7. OK, now I understand what you're getting at, but I disagree with what you're saying. Mostly because I think you've not entirely understood the scenario that you're using as an argument. Manchuria is an irrelevance to what is happening in Japan. It doesn't matter how up to date the intelligence that the Big Six have on Manchuria, because they don't care what happens to it. The relevant quote from my earlier post is: Essentially, screw Manchuria, screw Maritime Province. The only thing that matters now is making any & every assault so prohibitively costly that the enemy would rather a
  8. Sorry, Dar, not quite sure what you're asking. The Japanese didn't know that Manchuria had been invaded, but they had anticipated that it would be. Therefore they had fortified it. However, at this late stage in the war, they were well aware that there was no hope of holding on to it. More importantly, there was no value in doing so, either. What mattered was defence of Japan. So all the first class units had been brought back to Japan. They didn't know that Manchuria had been invaded, not least because (I imagine) their communications over long distances were probably shot to hell. They w
  9. Why you object to the word Community, I presume? Sorry, was the c-word referring to something else?
  10. I just did. Interesting, nicely written, but inaccurate in many respects; written by a journalist, not a historian. Very evocative, but... "Sixty thousand men vaporized in an afternoon is inconceivable"? Never happened. He's confused 60,000 casualties on the first day of the Somme (true) with 60,000 dead (not true), and even that doesn't excuse the use of "vapourised". Interesting, but do read it with a degree of caution!
  11. That wasn't a challenge, Doro. I don't think the forum would survive! And anyway, why would I waste the effort on the likes of you? I'm not that bored. Maybe later... Oh dear. Non-listener. Bye.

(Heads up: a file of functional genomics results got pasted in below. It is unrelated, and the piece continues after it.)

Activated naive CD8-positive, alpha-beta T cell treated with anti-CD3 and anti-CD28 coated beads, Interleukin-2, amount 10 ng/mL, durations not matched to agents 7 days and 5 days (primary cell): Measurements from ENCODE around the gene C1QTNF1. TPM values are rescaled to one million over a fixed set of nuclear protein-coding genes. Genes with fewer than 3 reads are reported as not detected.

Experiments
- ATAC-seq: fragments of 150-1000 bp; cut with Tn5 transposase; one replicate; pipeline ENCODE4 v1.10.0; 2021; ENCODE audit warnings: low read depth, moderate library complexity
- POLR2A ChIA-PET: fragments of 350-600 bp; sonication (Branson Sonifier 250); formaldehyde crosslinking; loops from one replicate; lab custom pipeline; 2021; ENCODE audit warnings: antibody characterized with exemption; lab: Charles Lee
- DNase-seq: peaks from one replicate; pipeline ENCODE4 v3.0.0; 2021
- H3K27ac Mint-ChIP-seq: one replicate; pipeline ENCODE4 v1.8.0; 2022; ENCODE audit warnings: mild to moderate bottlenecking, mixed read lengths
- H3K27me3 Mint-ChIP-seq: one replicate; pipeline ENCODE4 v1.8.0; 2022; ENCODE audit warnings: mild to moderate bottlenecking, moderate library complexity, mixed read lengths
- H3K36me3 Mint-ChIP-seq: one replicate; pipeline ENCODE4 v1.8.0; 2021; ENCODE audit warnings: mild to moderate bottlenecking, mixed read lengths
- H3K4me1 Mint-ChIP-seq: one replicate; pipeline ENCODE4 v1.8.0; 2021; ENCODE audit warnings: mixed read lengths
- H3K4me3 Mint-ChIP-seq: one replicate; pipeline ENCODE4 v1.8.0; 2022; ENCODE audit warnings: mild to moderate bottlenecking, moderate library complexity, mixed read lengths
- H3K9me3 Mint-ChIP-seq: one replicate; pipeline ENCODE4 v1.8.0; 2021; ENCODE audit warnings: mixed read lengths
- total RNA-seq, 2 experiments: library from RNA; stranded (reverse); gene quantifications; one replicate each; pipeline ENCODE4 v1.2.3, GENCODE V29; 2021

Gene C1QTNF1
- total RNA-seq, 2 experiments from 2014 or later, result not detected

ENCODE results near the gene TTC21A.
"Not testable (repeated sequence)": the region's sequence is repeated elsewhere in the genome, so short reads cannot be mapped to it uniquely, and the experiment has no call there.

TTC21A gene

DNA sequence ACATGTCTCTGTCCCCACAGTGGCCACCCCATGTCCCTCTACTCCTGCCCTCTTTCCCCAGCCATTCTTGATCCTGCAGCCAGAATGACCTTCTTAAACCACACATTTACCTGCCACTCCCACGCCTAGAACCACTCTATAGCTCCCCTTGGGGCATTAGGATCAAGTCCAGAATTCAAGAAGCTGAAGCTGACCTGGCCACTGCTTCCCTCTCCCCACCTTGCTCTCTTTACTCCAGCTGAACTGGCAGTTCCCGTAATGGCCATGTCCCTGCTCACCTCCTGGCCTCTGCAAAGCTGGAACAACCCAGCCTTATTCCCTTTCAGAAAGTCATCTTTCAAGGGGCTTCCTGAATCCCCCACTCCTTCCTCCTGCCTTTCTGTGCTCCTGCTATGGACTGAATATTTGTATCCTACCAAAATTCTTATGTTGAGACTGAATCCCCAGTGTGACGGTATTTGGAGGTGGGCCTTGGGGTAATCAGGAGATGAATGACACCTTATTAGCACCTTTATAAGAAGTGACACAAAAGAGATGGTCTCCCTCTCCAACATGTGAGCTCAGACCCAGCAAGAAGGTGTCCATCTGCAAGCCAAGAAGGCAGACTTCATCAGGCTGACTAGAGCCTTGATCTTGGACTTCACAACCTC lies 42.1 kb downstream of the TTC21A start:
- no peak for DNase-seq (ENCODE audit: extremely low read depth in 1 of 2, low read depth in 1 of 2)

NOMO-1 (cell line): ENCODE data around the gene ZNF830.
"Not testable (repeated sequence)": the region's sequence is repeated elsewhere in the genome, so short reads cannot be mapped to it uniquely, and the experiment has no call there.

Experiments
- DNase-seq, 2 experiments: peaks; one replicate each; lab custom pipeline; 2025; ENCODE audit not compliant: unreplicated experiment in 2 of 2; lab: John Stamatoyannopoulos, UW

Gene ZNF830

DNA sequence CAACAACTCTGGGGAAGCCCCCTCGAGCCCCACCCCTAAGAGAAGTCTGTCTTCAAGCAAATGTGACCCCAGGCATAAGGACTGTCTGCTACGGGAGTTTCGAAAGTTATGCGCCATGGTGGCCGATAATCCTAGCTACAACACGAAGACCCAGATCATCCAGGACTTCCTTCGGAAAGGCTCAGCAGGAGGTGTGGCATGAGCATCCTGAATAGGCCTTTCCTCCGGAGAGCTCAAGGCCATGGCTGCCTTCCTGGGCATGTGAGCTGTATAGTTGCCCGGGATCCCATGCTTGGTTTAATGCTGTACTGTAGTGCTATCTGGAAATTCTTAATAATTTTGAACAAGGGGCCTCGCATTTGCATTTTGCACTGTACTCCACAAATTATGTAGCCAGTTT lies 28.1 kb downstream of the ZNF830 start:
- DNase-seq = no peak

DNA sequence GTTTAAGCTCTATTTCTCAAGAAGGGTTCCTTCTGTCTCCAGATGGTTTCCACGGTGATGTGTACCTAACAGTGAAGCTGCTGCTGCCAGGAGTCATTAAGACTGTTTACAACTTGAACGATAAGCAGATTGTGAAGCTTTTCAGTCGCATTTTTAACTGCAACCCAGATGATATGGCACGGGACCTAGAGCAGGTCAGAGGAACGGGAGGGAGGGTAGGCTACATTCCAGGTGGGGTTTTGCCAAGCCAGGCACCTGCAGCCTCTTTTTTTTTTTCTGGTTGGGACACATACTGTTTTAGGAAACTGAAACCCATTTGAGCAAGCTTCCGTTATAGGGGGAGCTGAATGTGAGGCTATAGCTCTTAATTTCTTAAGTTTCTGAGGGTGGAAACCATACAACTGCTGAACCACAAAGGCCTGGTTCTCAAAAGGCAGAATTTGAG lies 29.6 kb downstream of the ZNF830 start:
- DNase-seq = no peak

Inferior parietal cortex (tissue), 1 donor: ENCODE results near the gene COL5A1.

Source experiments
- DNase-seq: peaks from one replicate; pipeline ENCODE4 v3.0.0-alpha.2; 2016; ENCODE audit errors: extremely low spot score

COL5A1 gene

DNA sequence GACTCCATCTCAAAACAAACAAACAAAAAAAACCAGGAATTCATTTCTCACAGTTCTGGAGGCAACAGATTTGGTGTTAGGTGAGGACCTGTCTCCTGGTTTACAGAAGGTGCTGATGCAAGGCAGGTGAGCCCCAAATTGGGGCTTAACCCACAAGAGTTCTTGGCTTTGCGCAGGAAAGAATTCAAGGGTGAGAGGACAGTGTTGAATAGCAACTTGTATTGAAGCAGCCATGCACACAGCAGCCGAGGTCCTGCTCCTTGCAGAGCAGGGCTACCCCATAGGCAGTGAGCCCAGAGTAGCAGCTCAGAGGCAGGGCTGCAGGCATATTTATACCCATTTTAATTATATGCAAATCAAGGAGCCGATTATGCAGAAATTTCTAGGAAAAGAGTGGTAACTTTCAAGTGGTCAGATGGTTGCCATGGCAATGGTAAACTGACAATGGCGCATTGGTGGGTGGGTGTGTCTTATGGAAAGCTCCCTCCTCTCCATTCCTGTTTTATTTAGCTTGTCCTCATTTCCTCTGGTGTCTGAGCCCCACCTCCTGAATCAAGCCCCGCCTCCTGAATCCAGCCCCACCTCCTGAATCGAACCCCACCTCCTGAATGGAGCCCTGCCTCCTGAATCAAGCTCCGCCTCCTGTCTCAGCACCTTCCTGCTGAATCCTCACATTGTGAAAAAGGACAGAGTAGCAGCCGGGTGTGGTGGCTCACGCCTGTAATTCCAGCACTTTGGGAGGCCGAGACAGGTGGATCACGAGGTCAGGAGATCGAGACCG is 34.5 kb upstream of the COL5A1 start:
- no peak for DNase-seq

12. Only in your non-native English speaker opinion. Others, some of them native English speakers, disagree that that was what was meant. Opinion! As if I was actually trying to do so!
  13. I could start with "Congratulations! You've missed my point!" That would be overtly sarcastic, and you might feel like responding. So might I, were I on the receiving end. I've written far worse than I've read in this thread, and even posted it. In fact, I've written worse things than Doro has ever posted & posted them. Over the years, though, I've learnt it might be emotionally satisfying, but it's counter-productive. It's like the boy that cried wolf. However important your message is, if no-one listens to it because it's you saying it... I still write walls of flame occasionally, bu
  14. Raedwulf

    Art

    Of course, if you want LoTR-related art, you could do worse than drop into the Bird & Baby. Alas, Nimlith has not visited for several years, but there is some absolutely fabulous stuff in there that she created...